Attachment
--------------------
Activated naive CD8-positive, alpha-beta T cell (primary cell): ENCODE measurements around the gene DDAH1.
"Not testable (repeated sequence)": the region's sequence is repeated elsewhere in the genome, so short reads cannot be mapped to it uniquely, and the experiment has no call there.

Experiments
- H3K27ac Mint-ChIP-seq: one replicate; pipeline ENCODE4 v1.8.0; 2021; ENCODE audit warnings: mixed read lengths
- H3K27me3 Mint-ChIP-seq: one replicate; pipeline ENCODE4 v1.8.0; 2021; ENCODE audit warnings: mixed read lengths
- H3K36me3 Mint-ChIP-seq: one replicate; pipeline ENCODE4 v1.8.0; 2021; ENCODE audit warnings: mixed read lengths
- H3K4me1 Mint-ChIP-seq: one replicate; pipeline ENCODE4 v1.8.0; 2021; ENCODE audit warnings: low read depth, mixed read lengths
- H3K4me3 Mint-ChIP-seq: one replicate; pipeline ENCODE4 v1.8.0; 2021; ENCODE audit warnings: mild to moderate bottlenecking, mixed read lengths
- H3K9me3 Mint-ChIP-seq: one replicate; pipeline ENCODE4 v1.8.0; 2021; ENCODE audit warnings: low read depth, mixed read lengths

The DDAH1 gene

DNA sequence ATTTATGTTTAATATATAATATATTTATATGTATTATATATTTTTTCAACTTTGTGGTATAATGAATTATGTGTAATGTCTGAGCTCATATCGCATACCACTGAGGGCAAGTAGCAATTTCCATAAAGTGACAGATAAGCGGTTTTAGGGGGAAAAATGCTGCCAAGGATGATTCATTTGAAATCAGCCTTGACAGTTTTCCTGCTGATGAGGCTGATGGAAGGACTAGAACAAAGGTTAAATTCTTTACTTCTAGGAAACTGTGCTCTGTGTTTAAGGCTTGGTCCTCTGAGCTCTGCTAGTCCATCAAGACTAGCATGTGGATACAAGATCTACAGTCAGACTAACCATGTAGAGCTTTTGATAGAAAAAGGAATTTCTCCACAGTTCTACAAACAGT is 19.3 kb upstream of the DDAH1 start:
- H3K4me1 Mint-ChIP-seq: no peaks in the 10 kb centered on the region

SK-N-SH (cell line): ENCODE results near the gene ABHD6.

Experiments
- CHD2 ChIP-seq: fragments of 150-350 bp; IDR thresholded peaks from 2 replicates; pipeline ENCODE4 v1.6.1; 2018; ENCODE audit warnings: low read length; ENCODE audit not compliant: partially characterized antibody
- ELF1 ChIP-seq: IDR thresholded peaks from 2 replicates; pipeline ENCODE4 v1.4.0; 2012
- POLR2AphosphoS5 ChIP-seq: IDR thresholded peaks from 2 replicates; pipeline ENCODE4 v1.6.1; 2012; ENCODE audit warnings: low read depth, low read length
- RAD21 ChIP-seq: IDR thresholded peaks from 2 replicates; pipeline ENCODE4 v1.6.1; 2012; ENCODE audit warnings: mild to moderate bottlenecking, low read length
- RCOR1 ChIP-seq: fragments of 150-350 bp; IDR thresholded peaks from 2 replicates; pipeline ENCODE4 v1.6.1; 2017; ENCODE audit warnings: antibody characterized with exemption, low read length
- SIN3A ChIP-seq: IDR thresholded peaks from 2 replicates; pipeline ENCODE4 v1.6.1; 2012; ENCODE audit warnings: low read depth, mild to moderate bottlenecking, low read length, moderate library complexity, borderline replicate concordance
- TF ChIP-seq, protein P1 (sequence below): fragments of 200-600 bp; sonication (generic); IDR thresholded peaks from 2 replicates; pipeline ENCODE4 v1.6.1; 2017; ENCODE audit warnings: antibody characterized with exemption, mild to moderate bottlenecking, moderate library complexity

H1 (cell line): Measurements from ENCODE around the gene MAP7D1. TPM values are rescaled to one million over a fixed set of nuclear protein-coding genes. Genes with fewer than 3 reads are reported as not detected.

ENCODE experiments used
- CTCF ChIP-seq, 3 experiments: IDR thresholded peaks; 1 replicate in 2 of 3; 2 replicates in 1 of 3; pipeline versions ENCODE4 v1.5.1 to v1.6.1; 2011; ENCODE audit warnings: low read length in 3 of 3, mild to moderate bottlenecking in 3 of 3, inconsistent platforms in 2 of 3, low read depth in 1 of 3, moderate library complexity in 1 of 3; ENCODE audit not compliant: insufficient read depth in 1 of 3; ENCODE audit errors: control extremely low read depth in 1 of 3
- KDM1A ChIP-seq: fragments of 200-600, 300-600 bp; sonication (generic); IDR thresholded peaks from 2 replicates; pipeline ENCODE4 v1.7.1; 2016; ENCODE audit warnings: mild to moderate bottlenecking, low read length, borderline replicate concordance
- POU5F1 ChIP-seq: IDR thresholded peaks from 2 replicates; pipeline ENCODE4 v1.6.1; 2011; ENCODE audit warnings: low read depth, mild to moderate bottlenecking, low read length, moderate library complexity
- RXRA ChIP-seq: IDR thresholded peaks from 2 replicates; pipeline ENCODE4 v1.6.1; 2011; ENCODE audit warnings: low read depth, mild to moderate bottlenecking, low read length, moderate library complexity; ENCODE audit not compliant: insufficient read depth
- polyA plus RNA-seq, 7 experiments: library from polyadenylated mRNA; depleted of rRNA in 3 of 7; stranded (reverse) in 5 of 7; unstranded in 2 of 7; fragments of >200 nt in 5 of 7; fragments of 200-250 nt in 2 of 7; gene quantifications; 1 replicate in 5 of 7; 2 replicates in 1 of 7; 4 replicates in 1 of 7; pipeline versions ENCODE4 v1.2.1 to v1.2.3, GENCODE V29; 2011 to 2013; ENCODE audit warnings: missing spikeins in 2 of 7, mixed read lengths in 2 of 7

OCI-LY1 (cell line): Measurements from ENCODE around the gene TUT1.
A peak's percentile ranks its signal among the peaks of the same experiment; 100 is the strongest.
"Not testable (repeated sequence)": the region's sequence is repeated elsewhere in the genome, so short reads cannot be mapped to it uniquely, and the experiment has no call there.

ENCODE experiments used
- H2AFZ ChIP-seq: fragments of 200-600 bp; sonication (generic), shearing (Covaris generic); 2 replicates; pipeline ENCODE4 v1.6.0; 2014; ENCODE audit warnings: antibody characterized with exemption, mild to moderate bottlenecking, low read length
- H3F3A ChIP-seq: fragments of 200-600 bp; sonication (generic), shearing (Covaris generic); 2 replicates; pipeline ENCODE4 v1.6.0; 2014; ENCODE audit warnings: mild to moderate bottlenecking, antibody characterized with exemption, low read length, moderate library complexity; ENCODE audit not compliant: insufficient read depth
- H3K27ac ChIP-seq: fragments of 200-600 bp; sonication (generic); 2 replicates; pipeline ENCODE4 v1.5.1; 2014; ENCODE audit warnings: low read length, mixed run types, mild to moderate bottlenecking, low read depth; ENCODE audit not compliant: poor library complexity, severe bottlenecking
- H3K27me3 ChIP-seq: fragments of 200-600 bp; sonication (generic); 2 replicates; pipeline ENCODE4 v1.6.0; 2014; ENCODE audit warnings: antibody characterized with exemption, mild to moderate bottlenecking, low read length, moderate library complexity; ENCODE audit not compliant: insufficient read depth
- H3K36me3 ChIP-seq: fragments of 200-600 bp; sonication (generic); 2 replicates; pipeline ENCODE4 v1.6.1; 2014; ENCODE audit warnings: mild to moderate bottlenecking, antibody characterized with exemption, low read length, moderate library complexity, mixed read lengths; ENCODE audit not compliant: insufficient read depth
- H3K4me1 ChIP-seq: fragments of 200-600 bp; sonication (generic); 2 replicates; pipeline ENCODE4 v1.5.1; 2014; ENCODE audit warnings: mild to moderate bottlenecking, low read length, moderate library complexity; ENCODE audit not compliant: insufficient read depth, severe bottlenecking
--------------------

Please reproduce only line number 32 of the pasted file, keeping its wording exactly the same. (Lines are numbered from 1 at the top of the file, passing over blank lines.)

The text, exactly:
ENCODE experiments used